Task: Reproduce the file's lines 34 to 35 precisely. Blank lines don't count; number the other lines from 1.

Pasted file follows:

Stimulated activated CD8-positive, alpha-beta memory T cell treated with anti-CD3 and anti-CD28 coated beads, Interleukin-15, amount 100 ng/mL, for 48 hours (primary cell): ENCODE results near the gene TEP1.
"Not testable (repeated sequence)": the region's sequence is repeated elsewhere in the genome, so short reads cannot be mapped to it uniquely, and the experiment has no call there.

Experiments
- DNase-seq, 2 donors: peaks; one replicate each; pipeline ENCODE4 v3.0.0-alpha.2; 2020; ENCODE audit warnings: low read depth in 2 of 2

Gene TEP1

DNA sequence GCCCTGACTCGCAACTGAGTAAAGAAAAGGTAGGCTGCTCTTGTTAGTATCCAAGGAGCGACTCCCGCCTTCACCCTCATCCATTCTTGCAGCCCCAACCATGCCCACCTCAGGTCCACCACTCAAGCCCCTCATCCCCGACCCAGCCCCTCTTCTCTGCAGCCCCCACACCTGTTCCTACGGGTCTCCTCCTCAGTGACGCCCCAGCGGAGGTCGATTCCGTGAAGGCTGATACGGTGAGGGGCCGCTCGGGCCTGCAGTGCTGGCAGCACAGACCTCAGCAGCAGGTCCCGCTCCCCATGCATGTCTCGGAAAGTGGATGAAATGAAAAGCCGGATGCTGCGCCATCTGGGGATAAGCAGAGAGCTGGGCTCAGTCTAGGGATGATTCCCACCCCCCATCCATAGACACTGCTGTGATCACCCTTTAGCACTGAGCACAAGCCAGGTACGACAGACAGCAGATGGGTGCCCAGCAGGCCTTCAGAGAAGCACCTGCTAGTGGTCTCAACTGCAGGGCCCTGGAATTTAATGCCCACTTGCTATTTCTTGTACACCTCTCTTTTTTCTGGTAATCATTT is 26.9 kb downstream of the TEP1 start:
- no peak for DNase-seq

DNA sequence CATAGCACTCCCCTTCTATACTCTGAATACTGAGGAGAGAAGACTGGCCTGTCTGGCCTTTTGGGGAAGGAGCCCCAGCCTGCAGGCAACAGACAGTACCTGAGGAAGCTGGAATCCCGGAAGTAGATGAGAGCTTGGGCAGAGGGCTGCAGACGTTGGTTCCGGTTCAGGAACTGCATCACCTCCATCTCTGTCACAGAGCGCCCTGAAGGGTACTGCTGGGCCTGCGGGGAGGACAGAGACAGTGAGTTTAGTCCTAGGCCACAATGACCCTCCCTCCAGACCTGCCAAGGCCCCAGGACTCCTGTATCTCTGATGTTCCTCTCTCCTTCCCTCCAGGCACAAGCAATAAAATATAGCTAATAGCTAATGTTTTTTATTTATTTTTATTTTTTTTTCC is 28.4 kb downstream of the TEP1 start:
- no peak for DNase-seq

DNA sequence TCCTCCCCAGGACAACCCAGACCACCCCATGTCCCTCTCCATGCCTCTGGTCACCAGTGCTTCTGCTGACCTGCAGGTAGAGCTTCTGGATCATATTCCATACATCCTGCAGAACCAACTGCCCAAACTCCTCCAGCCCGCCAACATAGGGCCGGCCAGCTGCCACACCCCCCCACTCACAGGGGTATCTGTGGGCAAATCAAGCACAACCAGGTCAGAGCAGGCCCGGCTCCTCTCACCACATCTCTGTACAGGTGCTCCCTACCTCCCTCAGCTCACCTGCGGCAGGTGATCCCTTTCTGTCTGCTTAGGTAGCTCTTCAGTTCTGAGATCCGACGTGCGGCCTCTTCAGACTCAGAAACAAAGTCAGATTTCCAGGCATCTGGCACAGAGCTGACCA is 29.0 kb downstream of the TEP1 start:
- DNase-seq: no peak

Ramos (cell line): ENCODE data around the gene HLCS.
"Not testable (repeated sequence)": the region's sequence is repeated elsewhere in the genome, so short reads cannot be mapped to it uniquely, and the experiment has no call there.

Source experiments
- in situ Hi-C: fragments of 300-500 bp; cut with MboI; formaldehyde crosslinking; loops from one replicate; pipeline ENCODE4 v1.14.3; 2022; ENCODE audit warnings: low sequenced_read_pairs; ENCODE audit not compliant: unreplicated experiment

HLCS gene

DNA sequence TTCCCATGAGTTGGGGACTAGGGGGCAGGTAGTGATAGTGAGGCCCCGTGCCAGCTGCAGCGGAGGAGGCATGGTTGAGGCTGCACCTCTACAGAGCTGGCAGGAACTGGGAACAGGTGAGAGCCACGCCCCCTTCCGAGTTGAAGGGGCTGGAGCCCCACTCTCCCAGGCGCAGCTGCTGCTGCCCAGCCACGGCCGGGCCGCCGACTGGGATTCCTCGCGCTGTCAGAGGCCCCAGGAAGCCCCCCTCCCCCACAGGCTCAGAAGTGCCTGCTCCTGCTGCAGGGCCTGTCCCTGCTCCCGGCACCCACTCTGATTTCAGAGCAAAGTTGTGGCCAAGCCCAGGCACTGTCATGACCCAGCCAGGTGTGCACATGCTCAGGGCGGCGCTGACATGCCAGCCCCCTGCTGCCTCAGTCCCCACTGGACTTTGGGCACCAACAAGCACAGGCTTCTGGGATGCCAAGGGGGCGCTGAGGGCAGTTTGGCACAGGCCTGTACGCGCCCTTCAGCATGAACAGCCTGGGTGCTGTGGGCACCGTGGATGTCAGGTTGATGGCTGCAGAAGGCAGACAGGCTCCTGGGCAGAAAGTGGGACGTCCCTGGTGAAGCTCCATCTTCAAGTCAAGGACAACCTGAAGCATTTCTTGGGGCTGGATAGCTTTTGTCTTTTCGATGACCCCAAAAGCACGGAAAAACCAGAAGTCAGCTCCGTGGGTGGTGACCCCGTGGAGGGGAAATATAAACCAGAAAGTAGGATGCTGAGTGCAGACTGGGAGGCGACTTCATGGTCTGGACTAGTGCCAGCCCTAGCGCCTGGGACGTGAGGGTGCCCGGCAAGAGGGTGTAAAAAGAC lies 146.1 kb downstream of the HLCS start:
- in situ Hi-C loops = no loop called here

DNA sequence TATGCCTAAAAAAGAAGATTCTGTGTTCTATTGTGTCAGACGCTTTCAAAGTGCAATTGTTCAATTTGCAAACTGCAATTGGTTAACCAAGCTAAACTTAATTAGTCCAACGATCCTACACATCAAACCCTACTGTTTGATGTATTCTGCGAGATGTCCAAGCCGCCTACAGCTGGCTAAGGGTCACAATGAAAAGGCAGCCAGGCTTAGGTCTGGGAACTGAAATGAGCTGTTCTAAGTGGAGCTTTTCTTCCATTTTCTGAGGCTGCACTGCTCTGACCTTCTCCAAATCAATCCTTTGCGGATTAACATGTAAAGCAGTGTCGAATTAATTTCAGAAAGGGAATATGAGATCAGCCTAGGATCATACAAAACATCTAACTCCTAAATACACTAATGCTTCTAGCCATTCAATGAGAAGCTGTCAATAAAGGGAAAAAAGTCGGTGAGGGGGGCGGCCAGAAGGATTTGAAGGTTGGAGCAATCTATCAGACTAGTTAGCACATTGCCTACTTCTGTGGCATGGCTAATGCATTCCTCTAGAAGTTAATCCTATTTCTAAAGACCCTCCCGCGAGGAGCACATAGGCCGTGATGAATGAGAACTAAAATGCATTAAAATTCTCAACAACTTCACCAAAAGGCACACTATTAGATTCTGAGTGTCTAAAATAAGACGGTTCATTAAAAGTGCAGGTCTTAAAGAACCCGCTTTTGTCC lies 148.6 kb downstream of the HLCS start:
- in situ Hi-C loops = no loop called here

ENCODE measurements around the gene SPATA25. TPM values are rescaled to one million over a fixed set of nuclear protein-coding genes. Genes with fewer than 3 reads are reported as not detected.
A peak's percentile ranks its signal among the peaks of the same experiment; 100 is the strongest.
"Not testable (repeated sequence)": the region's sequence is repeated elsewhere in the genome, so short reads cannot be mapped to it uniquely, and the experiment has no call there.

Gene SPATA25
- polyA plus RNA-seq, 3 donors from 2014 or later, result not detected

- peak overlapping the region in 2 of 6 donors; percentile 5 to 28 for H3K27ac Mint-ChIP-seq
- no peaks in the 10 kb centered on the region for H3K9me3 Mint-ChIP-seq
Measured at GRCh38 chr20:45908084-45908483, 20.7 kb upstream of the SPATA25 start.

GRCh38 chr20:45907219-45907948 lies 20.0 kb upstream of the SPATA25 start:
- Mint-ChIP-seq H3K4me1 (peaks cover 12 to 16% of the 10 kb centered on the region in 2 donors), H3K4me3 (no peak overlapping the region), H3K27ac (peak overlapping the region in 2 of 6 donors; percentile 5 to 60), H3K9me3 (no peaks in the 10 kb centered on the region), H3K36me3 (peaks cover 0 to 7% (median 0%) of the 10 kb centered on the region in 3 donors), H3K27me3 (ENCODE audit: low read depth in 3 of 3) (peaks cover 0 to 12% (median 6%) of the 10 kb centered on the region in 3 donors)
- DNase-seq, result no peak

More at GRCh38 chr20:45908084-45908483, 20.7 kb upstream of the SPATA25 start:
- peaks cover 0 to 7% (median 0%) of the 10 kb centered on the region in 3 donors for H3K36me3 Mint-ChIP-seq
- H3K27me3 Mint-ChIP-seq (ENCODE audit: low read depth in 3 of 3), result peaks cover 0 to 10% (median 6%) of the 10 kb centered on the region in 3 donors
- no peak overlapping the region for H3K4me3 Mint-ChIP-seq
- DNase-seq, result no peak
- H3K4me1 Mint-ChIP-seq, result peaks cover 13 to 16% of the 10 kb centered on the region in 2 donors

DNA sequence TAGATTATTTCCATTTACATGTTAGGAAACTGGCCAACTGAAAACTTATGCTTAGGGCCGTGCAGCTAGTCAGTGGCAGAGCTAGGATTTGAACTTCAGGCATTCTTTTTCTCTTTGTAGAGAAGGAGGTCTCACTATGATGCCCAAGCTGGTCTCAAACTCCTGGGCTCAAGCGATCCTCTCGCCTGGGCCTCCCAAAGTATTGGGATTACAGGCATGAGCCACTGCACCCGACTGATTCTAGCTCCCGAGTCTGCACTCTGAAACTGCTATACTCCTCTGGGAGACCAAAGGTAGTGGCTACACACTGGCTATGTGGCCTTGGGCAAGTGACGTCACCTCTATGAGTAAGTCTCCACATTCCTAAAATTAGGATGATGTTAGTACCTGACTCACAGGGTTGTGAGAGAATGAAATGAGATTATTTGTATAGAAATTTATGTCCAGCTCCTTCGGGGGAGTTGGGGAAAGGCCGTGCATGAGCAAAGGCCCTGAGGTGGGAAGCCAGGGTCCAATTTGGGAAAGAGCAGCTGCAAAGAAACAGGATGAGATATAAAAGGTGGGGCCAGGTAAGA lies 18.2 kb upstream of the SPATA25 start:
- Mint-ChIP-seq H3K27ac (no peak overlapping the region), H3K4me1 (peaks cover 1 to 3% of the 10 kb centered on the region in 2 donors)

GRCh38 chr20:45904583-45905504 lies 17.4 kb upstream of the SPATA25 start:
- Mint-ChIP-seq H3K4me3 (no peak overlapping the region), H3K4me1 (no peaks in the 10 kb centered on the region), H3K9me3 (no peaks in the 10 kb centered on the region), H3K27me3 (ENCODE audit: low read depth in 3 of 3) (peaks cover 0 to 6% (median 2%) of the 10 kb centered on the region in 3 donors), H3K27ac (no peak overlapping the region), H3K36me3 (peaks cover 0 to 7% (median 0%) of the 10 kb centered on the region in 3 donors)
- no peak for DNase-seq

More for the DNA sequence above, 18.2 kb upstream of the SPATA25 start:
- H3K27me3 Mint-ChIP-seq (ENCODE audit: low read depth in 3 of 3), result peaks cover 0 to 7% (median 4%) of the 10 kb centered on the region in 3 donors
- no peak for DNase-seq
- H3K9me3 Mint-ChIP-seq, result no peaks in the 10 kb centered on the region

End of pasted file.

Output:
- H3K27me3 Mint-ChIP-seq (ENCODE audit: low read depth in 3 of 3), result peaks cover 0 to 10% (median 6%) of the 10 kb centered on the region in 3 donors
- no peak overlapping the region for H3K4me3 Mint-ChIP-seq